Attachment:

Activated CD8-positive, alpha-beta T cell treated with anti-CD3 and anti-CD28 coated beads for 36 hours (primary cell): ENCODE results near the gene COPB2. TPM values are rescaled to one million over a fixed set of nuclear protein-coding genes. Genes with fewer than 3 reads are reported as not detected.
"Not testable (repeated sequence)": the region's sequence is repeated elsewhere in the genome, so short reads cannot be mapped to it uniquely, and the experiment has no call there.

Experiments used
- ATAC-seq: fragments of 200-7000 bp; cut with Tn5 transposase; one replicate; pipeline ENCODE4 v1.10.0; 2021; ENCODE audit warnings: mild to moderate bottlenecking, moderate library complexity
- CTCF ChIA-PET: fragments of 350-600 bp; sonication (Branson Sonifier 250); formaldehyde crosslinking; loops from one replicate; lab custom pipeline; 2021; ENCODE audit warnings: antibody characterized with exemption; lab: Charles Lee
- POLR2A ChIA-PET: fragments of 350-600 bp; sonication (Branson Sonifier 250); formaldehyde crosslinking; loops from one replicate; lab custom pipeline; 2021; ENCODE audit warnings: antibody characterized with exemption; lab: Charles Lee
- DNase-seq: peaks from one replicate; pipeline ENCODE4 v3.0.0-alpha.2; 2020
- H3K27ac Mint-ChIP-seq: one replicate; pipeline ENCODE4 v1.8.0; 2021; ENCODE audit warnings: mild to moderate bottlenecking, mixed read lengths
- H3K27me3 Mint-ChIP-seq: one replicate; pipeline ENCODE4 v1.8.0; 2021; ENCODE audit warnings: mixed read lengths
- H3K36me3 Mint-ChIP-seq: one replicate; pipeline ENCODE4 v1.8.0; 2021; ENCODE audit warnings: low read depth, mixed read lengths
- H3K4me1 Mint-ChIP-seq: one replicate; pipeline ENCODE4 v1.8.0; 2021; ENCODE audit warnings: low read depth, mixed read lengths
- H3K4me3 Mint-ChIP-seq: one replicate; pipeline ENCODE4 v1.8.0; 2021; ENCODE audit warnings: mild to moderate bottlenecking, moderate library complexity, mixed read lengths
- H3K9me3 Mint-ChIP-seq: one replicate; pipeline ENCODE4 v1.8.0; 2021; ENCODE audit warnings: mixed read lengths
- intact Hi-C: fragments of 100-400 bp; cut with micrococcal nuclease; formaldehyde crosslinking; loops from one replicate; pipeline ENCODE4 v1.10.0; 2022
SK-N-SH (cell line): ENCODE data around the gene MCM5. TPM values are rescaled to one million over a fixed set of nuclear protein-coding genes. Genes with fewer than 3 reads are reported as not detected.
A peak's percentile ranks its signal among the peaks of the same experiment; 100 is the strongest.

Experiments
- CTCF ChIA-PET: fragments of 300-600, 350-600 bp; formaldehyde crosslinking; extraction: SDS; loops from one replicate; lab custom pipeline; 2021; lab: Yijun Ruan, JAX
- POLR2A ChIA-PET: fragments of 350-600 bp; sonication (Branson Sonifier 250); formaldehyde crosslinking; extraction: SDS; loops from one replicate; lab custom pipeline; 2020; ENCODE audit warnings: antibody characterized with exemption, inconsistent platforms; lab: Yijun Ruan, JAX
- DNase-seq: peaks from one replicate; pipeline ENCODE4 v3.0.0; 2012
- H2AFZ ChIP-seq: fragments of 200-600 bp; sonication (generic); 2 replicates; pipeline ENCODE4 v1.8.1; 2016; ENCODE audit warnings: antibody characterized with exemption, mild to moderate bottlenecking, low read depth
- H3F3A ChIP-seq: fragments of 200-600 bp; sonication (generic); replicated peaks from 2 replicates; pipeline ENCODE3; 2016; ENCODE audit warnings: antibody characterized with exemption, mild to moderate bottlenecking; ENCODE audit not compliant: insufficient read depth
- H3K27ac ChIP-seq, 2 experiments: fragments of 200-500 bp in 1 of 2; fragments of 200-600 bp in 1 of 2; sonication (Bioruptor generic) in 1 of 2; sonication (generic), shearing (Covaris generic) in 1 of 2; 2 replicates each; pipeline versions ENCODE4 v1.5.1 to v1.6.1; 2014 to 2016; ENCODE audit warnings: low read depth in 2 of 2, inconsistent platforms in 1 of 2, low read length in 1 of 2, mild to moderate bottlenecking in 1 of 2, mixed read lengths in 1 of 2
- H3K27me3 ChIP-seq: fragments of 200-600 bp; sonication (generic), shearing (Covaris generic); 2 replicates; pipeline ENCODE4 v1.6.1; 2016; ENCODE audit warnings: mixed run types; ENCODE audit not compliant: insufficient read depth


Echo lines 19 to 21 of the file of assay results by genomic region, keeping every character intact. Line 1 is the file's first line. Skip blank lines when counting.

- POLR2A ChIA-PET: fragments of 350-600 bp; sonication (Branson Sonifier 250); formaldehyde crosslinking; extraction: SDS; loops from one replicate; lab custom pipeline; 2020; ENCODE audit warnings: antibody characterized with exemption, inconsistent platforms; lab: Yijun Ruan, JAX
- DNase-seq: peaks from one replicate; pipeline ENCODE4 v3.0.0; 2012
- H2AFZ ChIP-seq: fragments of 200-600 bp; sonication (generic); 2 replicates; pipeline ENCODE4 v1.8.1; 2016; ENCODE audit warnings: antibody characterized with exemption, mild to moderate bottlenecking, low read depth